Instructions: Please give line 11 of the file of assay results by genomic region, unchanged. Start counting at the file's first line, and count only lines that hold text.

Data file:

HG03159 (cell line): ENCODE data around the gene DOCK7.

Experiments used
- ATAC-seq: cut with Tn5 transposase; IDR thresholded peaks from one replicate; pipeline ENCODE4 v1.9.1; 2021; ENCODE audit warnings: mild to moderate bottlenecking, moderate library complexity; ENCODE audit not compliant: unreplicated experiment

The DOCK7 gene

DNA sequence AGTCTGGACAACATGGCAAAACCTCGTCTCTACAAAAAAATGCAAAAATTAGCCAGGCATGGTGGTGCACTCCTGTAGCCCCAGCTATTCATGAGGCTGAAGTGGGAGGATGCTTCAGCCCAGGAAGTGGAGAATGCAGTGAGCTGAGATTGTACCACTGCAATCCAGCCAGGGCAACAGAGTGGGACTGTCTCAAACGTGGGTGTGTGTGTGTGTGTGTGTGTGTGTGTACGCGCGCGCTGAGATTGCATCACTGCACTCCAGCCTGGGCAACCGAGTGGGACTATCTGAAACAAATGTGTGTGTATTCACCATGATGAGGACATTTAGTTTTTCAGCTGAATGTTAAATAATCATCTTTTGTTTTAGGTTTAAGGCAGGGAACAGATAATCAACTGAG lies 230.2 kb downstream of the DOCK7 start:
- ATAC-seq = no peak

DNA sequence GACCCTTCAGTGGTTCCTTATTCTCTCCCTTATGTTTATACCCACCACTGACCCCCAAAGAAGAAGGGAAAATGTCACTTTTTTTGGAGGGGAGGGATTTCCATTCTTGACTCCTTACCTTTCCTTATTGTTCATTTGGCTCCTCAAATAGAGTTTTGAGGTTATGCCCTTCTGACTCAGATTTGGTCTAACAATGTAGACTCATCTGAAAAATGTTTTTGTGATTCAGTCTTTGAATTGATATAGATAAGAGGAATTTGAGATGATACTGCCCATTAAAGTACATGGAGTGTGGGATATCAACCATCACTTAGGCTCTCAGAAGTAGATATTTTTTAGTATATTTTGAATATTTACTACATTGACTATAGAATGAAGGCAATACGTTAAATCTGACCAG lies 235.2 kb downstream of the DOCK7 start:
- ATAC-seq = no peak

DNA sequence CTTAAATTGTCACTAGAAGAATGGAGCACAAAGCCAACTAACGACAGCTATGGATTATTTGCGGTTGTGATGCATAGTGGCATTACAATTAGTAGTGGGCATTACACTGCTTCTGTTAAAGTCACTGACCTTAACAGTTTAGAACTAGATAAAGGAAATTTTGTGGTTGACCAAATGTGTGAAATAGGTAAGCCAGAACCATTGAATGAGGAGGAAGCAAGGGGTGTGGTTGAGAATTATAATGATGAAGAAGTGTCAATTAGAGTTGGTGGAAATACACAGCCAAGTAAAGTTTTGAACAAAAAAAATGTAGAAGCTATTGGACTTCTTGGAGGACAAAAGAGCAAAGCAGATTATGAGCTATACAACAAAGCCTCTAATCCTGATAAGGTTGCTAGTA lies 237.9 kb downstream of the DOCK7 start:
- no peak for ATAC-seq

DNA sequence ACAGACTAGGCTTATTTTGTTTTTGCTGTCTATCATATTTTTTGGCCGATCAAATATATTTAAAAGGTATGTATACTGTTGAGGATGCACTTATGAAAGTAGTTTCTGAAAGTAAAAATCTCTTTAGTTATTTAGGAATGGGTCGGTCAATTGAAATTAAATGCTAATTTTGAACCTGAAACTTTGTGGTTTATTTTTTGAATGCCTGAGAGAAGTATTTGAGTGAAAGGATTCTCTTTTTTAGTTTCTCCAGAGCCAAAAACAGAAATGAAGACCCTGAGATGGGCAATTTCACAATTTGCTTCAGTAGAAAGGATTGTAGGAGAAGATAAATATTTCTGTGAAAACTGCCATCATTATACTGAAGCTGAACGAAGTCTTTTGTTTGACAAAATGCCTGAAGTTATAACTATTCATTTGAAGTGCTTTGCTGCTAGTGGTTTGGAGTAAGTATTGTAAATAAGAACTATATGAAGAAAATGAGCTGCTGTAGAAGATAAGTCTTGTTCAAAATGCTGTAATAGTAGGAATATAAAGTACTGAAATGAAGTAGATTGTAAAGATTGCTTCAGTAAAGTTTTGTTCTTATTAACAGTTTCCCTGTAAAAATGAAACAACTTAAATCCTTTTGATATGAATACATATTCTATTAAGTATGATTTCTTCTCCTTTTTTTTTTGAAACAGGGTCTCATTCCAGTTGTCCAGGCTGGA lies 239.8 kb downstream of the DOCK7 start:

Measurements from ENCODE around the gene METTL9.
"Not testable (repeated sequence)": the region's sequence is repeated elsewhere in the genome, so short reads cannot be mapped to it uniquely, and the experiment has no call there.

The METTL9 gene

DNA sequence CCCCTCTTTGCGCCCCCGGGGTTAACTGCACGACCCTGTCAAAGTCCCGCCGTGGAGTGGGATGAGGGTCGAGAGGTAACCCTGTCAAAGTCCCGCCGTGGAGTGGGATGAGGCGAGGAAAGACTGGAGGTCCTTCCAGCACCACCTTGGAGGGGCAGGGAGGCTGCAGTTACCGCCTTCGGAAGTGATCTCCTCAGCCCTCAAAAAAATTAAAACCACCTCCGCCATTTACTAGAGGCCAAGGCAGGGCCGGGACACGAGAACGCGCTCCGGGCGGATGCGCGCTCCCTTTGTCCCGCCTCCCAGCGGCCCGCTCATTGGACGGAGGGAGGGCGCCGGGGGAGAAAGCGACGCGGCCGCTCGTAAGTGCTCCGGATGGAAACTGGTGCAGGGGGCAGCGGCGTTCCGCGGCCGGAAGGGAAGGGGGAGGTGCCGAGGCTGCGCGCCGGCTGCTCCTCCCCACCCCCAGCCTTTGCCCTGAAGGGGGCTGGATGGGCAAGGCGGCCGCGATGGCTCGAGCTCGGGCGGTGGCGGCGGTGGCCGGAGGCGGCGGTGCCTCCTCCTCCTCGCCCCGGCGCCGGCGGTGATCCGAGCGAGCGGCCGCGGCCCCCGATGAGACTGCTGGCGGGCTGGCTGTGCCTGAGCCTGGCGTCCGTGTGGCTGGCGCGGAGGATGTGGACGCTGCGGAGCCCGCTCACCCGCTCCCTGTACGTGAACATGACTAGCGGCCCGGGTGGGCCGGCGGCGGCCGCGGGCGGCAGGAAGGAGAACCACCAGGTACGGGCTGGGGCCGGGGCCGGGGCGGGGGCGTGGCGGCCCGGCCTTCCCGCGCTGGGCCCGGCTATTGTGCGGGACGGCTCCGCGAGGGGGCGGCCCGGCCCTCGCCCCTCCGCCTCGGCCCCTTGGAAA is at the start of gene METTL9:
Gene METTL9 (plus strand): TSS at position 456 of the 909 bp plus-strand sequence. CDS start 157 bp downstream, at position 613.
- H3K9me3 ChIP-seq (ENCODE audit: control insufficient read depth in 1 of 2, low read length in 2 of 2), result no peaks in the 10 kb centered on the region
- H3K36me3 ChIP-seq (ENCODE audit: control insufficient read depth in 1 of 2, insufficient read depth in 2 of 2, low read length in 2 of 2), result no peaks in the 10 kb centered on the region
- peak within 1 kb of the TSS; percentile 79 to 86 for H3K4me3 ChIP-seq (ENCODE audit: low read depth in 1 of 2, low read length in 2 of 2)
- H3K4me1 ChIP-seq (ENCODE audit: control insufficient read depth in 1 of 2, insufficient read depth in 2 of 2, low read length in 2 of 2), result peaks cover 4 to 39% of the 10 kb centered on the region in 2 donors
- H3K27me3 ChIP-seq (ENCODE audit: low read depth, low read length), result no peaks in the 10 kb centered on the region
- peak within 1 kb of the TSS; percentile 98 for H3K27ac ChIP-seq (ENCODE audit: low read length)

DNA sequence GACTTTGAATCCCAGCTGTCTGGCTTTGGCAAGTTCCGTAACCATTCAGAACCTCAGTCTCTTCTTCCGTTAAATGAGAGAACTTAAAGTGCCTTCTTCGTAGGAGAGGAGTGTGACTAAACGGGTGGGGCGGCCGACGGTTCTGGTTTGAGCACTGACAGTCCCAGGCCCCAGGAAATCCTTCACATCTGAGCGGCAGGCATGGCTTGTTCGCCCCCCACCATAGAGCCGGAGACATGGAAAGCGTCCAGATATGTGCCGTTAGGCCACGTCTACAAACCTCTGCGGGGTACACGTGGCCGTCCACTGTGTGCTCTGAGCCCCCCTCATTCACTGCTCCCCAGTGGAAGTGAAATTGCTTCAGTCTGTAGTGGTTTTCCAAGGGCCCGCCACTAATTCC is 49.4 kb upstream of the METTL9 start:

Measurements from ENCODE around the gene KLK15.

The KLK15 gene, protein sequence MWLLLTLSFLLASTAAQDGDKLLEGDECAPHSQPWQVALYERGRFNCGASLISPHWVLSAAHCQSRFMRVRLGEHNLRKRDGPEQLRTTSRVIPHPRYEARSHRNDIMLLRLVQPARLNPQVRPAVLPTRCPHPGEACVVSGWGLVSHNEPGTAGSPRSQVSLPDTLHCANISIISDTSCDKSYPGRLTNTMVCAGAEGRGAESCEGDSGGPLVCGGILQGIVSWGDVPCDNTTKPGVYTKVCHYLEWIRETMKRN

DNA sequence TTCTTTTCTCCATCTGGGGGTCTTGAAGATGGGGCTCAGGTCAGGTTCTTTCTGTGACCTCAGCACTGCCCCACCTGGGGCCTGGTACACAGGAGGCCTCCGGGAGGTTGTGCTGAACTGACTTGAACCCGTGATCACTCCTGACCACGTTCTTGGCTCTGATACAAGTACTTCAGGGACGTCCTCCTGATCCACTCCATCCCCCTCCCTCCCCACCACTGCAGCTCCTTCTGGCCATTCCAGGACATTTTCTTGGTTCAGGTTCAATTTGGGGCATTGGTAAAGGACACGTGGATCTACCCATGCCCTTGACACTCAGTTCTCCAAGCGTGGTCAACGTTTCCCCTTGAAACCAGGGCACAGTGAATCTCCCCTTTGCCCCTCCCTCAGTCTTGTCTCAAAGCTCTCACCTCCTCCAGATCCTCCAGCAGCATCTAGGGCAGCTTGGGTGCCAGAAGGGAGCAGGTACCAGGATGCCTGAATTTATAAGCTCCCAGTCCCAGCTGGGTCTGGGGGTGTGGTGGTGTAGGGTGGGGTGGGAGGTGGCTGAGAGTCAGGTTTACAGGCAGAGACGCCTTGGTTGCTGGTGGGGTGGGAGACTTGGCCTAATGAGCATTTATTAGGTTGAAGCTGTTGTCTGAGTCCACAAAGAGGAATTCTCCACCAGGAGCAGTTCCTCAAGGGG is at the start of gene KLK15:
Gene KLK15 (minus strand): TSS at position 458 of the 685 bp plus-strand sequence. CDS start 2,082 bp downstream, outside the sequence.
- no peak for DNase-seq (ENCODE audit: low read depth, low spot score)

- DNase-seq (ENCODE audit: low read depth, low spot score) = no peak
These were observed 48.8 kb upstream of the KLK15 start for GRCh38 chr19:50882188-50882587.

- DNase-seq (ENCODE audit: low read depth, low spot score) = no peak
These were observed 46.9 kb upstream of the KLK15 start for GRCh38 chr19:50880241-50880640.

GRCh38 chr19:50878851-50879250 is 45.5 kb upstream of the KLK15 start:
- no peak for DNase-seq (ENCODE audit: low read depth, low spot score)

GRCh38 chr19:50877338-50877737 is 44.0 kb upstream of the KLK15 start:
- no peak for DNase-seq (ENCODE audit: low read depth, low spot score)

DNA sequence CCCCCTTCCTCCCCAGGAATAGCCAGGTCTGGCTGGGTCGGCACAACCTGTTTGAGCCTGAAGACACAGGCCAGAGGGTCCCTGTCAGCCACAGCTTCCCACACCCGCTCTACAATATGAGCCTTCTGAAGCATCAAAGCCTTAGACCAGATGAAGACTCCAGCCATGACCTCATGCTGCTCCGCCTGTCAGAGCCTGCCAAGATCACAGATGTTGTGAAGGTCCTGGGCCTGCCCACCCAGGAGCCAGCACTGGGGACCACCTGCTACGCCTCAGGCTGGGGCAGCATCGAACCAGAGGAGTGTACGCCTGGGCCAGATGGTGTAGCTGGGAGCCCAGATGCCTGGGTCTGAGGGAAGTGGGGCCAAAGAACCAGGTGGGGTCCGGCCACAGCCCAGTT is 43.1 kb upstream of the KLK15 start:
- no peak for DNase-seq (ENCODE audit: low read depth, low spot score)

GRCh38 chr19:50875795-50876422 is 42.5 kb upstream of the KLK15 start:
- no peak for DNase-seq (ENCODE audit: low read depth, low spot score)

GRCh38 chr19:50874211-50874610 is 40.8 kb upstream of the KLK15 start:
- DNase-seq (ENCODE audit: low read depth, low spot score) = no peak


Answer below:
DNA sequence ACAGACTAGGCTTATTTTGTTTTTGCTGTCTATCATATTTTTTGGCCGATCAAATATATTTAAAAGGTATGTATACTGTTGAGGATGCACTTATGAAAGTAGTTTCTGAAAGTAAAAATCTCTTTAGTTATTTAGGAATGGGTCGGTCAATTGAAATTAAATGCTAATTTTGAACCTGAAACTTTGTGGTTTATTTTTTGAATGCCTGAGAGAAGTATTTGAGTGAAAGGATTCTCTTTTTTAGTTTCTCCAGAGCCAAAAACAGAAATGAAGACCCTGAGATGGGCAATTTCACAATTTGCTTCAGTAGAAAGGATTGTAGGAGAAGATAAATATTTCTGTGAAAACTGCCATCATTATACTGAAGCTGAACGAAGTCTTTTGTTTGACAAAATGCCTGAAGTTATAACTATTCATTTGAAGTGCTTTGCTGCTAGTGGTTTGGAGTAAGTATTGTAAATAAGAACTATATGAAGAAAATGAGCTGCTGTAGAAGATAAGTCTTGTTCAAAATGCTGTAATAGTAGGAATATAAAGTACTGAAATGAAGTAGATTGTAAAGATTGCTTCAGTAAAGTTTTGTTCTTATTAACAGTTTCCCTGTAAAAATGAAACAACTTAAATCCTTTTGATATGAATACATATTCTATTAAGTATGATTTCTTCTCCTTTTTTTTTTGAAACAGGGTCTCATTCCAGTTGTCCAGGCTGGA lies 239.8 kb downstream of the DOCK7 start: